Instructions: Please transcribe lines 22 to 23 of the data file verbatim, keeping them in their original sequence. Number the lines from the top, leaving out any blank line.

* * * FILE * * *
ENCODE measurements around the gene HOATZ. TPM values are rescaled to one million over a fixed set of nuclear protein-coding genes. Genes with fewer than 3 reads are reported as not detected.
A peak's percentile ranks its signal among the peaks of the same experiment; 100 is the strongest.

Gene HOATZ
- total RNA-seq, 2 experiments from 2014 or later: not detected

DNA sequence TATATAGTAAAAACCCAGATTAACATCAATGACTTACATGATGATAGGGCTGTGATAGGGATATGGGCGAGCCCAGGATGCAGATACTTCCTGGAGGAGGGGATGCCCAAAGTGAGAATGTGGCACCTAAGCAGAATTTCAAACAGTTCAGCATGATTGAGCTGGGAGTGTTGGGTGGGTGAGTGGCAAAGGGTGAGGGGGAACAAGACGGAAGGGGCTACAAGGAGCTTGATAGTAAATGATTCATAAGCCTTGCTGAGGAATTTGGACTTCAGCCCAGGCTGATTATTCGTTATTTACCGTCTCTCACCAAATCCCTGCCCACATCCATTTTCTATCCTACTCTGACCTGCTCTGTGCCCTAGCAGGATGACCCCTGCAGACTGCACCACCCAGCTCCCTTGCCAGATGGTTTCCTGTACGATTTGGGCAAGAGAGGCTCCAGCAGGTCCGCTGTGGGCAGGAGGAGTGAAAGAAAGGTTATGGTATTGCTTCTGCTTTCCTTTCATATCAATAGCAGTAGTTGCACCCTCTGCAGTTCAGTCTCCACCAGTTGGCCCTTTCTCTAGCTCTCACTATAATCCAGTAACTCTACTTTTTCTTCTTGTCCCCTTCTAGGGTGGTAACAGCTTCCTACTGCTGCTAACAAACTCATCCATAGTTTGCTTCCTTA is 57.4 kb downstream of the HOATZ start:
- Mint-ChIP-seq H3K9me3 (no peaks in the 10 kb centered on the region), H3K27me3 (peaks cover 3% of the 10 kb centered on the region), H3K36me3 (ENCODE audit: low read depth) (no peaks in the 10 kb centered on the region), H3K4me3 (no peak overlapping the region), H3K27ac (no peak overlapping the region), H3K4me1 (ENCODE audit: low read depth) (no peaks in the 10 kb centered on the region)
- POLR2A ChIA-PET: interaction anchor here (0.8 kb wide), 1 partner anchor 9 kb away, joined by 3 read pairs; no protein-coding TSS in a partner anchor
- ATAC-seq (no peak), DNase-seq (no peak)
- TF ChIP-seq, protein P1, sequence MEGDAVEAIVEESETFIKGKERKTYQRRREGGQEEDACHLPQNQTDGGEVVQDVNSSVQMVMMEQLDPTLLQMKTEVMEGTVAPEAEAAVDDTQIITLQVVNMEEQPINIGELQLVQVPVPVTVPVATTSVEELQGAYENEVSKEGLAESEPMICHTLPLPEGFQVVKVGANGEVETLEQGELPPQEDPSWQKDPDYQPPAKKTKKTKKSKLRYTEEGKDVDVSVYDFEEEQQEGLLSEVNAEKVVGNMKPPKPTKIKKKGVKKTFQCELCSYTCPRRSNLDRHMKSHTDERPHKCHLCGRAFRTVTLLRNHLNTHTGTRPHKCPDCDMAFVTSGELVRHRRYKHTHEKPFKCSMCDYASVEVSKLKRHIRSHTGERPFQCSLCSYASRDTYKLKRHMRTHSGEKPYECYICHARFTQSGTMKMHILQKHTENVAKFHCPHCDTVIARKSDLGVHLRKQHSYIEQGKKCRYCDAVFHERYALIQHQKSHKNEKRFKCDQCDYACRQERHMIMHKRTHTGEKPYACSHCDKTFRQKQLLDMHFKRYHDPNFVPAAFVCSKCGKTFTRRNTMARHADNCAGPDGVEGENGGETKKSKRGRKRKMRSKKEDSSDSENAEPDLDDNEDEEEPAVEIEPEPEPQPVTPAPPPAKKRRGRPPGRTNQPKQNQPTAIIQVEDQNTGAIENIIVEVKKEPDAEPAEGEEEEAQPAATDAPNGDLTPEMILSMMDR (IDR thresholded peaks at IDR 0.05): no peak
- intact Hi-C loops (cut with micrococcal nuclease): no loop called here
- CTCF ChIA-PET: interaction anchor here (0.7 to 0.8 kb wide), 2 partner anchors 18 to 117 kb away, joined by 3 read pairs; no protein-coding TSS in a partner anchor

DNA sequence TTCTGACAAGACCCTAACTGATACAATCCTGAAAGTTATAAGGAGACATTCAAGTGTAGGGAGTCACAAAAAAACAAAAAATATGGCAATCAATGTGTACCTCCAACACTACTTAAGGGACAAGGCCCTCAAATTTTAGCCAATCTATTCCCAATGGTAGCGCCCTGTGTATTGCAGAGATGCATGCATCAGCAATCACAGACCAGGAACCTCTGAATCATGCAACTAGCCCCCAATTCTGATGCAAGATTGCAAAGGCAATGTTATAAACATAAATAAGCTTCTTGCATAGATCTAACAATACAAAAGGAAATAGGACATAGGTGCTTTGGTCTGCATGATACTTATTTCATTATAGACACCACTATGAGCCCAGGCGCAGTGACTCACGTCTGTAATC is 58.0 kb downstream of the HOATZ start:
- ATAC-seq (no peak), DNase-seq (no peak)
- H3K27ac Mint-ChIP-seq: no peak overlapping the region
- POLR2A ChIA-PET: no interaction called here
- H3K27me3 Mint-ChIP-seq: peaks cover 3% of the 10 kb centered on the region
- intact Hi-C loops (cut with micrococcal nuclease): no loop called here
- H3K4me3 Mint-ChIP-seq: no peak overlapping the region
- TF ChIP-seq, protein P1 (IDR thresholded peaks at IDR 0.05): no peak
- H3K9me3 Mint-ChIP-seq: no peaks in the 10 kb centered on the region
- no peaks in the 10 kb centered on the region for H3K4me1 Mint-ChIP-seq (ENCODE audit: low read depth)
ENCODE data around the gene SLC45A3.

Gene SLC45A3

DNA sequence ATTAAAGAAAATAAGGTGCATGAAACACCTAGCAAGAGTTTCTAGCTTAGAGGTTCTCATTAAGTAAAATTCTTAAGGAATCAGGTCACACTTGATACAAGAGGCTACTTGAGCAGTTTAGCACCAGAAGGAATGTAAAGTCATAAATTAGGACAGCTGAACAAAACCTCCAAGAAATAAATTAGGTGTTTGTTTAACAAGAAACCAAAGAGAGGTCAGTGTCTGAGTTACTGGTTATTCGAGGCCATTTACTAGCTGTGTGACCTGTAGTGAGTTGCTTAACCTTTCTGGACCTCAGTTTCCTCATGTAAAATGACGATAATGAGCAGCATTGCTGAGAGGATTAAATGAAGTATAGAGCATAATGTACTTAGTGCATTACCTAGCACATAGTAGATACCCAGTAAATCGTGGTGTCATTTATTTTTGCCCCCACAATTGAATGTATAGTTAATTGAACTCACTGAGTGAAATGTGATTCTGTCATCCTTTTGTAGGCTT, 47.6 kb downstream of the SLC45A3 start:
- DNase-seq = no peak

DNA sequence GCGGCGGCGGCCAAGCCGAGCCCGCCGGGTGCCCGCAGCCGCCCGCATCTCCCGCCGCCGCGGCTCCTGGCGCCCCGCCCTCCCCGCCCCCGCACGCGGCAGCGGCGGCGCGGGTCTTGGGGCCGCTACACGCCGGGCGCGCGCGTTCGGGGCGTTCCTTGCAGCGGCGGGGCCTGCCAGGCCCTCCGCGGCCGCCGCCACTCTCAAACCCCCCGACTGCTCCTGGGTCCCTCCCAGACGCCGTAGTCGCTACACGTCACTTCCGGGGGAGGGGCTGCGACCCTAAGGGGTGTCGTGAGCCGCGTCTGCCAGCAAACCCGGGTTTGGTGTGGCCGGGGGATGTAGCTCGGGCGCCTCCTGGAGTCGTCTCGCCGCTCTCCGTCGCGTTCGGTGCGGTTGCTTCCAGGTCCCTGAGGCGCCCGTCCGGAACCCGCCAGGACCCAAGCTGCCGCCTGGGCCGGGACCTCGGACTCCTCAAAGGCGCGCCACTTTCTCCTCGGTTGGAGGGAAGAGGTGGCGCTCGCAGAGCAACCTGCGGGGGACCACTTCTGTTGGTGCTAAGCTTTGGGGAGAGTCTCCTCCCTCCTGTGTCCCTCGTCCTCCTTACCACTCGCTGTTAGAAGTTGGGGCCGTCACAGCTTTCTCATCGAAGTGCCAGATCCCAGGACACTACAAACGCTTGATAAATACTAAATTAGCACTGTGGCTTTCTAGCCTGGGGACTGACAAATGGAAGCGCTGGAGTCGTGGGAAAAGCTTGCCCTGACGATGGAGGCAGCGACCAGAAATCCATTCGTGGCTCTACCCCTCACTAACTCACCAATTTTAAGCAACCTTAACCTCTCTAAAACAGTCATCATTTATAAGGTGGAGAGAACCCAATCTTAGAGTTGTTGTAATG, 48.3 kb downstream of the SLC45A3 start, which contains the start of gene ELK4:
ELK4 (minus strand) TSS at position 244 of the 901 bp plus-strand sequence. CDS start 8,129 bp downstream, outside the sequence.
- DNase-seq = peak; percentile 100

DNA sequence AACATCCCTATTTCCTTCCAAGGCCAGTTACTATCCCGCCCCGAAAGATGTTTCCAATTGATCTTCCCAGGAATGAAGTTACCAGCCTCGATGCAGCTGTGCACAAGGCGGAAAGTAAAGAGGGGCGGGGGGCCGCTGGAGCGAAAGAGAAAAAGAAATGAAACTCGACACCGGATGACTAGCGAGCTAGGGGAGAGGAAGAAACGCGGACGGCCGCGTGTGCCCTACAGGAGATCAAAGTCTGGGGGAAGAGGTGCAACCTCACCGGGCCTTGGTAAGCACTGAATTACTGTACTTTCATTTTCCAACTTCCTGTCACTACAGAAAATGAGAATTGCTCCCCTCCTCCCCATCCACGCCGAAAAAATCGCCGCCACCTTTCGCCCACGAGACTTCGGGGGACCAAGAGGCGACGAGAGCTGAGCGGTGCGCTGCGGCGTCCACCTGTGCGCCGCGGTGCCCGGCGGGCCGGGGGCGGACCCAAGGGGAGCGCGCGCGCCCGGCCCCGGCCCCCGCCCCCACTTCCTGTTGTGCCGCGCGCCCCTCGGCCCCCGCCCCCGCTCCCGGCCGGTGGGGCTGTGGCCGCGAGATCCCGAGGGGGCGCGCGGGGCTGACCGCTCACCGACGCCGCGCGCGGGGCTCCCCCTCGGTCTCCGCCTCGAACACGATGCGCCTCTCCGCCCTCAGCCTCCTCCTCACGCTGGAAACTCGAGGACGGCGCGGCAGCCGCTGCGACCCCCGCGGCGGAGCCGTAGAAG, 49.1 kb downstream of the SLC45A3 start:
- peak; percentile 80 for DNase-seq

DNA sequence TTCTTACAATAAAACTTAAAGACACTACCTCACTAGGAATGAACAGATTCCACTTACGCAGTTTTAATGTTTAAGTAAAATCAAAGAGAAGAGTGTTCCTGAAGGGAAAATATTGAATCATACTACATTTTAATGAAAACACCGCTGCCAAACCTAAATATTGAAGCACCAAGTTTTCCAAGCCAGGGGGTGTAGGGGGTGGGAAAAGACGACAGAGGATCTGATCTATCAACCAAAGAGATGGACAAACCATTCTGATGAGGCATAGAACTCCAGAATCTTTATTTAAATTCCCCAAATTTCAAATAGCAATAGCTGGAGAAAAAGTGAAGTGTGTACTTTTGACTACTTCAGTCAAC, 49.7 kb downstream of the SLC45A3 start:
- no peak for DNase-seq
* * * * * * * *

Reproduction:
ENCODE data around the gene SLC45A3.

Gene SLC45A3